No politician would admit to cutting Medicare, as you say, and Romney will not say cuts will happen either. Though they will because they must if the propsal he wishes to enact is followed.

    From the Steinman link:

    “Talking points that the legislation’s proponents circulated on July 15 seek to foster an impression that the measure would protect Social Security and Medicare. Such an impression would not be accurate. The legislation would inexorably subject Social Security and Medicare to deep reductions.”

    From the Paul link:

    “First, it purports to eventually balance the budget without cutting military spending, Social Security, or Medicare. This is impossible. These three budget items already cost nearly $1 trillion apiece annually. This means we can cut every other area of federal spending to zero and still have a $3 trillion budget. Since annual federal tax revenues almost certainly will not exceed $2.5 trillion for several years, this Act cannot balance the budget under any plausible scenario.”

    Mr. Paul’s implication is that cuts must be made in those areas if the budget is to be balanced – which is what Mr. Silverstein also said. I see no contradiction.

    And yet Romney says Obama won’t do what must be done – cut Medicare, while at the same time criticizing what Obama did do – cut Medicare.

  19. Ohioan,

    I think I understand better where you are coming from. The two links are making very different points from different ideological perspectives, but I think I see how you are distilling a single message from them.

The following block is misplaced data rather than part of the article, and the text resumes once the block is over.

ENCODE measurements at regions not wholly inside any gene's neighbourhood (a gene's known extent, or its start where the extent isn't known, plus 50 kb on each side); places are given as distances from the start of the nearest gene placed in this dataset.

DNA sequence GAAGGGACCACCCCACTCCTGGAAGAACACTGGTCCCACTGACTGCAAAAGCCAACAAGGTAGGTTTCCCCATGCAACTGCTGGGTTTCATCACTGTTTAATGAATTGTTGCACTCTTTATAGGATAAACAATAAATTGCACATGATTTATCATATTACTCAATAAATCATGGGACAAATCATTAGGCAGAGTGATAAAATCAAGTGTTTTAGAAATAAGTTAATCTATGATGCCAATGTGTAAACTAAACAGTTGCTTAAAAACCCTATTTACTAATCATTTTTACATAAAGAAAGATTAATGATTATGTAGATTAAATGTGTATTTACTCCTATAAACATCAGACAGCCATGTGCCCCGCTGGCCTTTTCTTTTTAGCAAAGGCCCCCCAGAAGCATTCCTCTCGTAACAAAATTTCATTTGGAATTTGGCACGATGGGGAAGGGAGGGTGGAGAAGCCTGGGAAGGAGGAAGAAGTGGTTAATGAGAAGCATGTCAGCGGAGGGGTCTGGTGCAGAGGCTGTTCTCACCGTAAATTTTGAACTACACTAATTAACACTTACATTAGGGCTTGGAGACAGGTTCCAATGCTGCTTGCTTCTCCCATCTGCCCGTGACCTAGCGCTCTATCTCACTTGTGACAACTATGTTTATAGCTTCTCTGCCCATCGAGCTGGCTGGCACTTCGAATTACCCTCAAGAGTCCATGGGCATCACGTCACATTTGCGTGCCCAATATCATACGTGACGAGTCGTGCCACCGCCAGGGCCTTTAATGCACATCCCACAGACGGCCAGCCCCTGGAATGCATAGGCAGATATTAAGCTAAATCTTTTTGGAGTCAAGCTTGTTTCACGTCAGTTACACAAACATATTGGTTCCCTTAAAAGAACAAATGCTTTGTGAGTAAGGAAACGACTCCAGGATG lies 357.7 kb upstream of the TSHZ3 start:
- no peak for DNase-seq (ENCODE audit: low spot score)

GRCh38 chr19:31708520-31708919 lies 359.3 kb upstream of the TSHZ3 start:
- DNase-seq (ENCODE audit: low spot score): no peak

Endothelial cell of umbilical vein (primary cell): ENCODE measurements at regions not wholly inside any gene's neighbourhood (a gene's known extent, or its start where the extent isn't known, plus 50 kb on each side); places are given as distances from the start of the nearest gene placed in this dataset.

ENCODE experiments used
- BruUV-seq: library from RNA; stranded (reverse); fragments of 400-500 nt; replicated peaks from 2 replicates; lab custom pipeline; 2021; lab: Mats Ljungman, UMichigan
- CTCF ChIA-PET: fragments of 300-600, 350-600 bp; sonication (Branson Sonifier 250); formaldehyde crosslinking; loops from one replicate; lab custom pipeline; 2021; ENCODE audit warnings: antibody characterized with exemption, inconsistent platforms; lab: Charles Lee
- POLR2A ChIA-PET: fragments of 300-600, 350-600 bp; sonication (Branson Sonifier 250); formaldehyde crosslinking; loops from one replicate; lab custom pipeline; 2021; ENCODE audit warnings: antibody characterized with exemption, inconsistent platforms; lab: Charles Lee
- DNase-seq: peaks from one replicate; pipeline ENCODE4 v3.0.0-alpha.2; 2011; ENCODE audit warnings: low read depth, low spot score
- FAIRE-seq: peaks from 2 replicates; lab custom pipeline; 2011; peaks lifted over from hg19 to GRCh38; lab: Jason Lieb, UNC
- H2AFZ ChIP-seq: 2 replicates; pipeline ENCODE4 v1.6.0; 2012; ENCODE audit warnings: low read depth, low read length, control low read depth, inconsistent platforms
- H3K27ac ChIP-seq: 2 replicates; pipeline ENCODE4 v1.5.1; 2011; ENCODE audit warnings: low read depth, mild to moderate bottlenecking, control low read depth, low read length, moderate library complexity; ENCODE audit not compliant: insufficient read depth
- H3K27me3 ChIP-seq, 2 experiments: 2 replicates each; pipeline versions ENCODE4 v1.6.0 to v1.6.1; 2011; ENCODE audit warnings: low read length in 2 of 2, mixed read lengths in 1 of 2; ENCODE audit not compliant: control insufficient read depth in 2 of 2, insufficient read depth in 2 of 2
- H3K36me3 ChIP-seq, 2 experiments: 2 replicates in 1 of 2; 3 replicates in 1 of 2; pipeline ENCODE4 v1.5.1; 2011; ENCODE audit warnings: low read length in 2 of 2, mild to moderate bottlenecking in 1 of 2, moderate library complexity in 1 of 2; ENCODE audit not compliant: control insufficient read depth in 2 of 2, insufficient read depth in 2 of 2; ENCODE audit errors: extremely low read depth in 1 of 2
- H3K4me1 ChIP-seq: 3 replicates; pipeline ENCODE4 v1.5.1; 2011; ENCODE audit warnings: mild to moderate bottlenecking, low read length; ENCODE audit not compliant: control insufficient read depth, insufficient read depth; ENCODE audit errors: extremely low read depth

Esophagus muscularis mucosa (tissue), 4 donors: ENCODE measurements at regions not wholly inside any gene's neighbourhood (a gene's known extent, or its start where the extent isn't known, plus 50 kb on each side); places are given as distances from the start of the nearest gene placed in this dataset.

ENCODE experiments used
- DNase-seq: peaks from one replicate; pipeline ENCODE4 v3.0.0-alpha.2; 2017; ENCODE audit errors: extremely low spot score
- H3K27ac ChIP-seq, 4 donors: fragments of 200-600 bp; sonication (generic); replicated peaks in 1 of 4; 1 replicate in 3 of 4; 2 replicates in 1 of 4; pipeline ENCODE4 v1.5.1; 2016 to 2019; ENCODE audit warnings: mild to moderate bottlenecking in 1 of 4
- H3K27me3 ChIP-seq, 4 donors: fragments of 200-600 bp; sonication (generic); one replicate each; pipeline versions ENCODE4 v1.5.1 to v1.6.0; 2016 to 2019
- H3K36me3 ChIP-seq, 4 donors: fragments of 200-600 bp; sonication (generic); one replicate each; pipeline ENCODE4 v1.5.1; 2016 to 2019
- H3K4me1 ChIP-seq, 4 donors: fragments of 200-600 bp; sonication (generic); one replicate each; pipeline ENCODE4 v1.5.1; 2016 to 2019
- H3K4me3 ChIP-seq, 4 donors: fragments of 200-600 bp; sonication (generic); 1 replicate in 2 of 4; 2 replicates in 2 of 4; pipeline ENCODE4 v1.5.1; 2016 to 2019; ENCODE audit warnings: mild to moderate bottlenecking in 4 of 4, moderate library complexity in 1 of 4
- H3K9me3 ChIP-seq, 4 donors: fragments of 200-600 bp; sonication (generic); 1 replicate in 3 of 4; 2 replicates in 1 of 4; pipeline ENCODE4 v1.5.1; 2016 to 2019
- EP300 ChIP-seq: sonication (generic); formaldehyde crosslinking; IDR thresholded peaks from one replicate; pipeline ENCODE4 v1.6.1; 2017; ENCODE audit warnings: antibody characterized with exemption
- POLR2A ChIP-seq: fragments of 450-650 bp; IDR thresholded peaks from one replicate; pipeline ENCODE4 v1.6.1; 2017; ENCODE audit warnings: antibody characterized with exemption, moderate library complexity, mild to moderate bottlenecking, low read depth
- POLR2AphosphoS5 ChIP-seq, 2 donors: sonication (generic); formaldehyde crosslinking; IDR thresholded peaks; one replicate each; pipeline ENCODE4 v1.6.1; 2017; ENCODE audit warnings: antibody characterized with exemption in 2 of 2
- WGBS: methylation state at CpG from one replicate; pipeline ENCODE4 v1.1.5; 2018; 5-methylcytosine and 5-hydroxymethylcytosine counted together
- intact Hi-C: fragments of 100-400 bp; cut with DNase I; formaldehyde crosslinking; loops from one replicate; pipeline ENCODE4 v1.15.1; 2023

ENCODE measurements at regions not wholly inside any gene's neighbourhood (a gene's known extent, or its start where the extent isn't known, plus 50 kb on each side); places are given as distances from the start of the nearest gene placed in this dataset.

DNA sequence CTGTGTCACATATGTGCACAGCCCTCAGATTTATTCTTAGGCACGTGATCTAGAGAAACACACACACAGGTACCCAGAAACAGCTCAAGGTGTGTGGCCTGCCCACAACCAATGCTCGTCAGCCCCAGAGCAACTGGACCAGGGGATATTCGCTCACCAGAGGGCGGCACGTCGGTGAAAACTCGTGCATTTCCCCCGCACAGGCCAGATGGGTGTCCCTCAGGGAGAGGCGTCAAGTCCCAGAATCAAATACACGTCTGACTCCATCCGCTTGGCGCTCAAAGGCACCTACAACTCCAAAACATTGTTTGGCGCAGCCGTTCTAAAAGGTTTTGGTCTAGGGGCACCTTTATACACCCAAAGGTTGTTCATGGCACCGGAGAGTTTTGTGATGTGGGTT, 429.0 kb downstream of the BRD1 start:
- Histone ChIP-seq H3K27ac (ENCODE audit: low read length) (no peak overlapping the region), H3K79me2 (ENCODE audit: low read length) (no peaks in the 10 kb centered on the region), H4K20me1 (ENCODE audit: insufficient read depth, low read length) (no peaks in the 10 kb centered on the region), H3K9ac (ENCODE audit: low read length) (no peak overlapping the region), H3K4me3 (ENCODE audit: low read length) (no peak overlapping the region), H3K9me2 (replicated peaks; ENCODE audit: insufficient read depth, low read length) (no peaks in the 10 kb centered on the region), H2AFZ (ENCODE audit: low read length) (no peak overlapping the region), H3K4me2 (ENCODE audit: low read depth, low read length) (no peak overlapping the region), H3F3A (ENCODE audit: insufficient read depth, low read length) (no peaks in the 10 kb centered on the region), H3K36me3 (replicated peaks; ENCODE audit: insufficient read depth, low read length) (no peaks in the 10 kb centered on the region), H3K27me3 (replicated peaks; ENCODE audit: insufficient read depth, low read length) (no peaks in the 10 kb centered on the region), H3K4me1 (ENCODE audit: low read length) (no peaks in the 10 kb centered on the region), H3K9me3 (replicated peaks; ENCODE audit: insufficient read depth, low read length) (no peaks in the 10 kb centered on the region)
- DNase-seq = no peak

So, you are arguing that Romney is criticizing Obama for cutting benefits when he, himself, would also have to cut benefits to meet the fiscal targets prescribed by the CCB proposal. He would argue that he can achieve those targets via other means, and has explicitly said that he will not cut benefits. You might question whether that is realistic, and you might be right, but that wasn’t the original accusation to which I was responding.

    So I think my original point has been lost in the back-and-forth. Let me regroup and try again later.

  20. I don’t feel I’ve done my argument justice, so I’ll try one more time, if anyone still cares.

    Mitt’s charge is that Obama isn’t taking any “meaningful steps toward solving our entitlement crisis” and hasn’t offered “a single serious idea to save Social Security”. At the same time, he charges that Obama cut Medicare benefits. The charge against Mitt is that these two claims are contradictory. Not only are they not contradictory, but they are pretty accurate.